Jean-Francois-Théodore Gechter 1795 – 1844

A very detailed bronze by Gechter with beautifully colored patina. From the collection of Judith Wich-Wenning.

We owe some of the most beautiful sculptures of Arabian horses to Jean-Francois-Théodore Gechter. He was born in Paris in 1795. Gechter was a student of Baron Bosio and the very influential Orientalist Baron Gros. Baron Bosio was a much honoured and patronized sculptor of the French School whose influence was very wide spread, although he was not an Animalier. Similar to Barye, another student of Bosio and Gros, Gechter turned to smaller sculptures and animal subjects. Gechter first exhibited in 1824 in a show of classical and mythological subjects. Gechter’s prime occupation was first his portrait work. He was also very gifted in sculpting historical scenes. What made Gechter’s work unique was how he managed to infuse emotions into his sculptures. This exceptional ability brought him numerous public commissions. He created for example a marble relief of the Battle of Austerlitz for the Arc de Triomphe in Paris. Gechter was famous for his sculptures of kings, gladiators, historic persons, etc. In his later years, Gechter came under the influence of the Animalier movement. The equine sculptures that he modelled in this second phase of his career were remarkable. Unfortunately, Gechter passed away at only 49 years. Had he lived longer we can assume that he would have produced even more works in this genre. His equestrian groups demonstrate careful, sensitive modelling of the horses. Important museums as the Louvre in Paris show today his works.



Pierre-Jules Mêne 1810 – 1871

One of the most well known bronzes by Pierre-Jules Mêne: “L’ Accolade”, 19th century bronze.

One of the most important artists of the Animaliers movement was certainly Pierre-Jules Mêne. He was born in Paris in 1810 as the son of a metal-turner. Mêne grew up in an apparently prosperous artisan family living in the hub of craftsmanship in Paris. His father was able to teach him not only the basics of metal foundry, he explained also the first steps regarding sculpting. Mêne was largely self-taught; he never attended any of the prestigious art schools. At the age of 22 years Mêne married and earned the living for his family by executing models for porcelain manufactures and small sculptures for the commercial market. In 1837 he opened his own foundry for the production of his casts. Pierre-Jules Mêne was a very charming and outgoing man. Through his personality he attracted the best craftsmen to work for him in his foundry. Mêne had enormous success already during his lifetime. He won four medals at the Salons and at major exhibitions and received the Cross of the Légion d’Honneur in 1861. Mêne’s bronzes were cast with the highest quality and set a new standard of excellence, which other foundries tried to meet. He took personal care to ensure that everything involved in the casting process was kept in perfect condition. It was very important for Mêne that even the last bronze of an edition was just as sharp and precisely detailed as the first one that was produced.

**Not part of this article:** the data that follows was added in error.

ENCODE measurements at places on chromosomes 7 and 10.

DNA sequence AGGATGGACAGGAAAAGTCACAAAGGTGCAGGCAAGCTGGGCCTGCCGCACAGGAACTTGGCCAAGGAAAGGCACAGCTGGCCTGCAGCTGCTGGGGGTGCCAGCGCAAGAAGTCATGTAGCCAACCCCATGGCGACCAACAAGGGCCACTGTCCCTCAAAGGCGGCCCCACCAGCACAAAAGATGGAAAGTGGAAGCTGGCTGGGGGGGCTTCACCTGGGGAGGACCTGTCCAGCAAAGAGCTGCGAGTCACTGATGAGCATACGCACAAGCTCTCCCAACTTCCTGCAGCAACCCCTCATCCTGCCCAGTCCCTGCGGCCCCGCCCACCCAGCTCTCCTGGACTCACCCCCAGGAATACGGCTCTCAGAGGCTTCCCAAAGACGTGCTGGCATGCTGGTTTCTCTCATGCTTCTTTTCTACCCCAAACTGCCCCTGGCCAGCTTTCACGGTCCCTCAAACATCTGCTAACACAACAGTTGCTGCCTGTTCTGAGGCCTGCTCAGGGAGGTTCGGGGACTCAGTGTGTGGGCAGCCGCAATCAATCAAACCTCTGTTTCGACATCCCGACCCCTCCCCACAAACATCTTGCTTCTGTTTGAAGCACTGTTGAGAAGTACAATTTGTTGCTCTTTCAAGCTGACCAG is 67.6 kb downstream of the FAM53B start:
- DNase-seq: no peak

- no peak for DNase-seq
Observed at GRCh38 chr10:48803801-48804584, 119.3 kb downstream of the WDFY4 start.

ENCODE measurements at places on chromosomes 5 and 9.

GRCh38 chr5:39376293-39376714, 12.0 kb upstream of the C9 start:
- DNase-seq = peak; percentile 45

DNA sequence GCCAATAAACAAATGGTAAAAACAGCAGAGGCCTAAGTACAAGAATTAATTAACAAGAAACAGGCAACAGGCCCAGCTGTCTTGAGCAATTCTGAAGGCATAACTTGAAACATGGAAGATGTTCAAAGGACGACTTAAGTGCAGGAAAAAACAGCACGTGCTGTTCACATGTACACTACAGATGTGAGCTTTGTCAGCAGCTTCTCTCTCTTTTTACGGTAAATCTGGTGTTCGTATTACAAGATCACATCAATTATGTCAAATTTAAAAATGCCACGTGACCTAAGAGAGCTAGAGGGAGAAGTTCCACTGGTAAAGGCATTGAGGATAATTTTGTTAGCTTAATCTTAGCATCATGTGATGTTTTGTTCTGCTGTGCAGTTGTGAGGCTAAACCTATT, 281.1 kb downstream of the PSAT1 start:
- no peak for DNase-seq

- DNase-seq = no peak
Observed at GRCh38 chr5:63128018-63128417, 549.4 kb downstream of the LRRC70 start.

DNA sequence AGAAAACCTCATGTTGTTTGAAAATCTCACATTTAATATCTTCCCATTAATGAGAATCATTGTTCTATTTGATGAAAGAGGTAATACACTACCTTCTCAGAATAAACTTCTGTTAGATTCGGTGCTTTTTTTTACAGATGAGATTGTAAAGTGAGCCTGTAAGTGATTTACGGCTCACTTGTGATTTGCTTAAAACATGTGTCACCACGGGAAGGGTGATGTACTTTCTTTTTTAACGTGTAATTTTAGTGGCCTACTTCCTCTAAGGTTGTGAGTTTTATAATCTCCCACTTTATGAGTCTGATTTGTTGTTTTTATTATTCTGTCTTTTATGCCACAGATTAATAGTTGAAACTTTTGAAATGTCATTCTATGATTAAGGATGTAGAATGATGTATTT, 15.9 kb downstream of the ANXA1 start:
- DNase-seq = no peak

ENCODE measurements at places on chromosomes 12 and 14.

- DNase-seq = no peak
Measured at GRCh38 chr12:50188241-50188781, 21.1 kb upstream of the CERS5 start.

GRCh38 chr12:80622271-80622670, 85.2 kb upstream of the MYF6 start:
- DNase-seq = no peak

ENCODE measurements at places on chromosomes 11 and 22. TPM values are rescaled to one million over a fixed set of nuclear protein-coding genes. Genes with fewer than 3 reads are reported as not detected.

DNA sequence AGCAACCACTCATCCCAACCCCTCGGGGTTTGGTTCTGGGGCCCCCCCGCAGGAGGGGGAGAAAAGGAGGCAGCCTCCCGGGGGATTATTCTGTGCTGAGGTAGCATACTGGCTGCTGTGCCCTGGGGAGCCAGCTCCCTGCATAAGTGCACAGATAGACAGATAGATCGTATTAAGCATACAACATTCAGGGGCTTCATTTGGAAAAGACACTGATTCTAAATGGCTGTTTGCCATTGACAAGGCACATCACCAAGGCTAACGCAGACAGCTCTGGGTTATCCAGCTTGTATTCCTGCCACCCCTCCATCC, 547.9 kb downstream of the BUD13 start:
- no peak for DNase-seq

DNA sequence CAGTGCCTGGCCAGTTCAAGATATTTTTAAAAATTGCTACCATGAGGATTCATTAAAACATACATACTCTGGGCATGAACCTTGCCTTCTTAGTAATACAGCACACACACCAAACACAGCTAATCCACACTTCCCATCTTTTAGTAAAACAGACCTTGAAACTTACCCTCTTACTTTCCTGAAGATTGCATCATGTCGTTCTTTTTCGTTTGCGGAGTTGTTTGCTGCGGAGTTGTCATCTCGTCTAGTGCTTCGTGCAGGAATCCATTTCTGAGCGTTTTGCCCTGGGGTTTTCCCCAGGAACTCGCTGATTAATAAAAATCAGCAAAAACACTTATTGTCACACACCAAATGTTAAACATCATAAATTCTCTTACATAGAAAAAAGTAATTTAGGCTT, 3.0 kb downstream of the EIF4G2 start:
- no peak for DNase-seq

One of the finest examples of Pierre-Jules Mêne’s work: “Chasseur Africain” (“African Hunter”)

A charming sculpture by Pierre-Jules Mêne showing an Arabian Stallion being tied to a palm tree: “Cheval au Palmier”, 19th century bronze.

Similar to Barye, Mêne studied animals as closely as possible. His choice of subject ranged more widely: It included domestic animals such as dogs, cows and sheep as well as exotic jaguars, panthers and gazelles. Mêne’s favourite subjects however were horses, of which he is considered to be the master at portraying. His equestrian sculptures are phenomenal. Mêne was widely influenced by the famous Arabian horse painter Carle Vernet and by the English artist Sir Edwin Landseer. Mêne produced a number of impressive Orientalist subjects featuring hunters and Arabian horses. One of the finest examples is his “Chasseur Africain” (“African hunter”). It was exhibited for the first time at the 1878 Salon in wax and again in bronze in the following year. It is a very well modelled, powerful sculpture of an African horseman, probably a slave, on a fine Arabian stallion. A small dead deer, the hunter’s trophy, compliments the group. This sculpture is typical for Pierre-Jules Mêne: It shows the very detailed work he was famous for and has a great aura. Many of Pierre-Jules Mêne’s works are today housed at important museums as for example at the Petit Palais in Paris. Mêne managed to achieve huge commercial success as well as great critical acclaim. After his death in 1877, his son-in-law Auguste Cain continued his foundry. He continued to produce Mêne’s sculptures as well as his own works in the highest standard of quality. For inquiries regarding the Arabian horse in art please contact: Judith Wich-Wenning, Germany, Tel.: +49 1707721739 or email: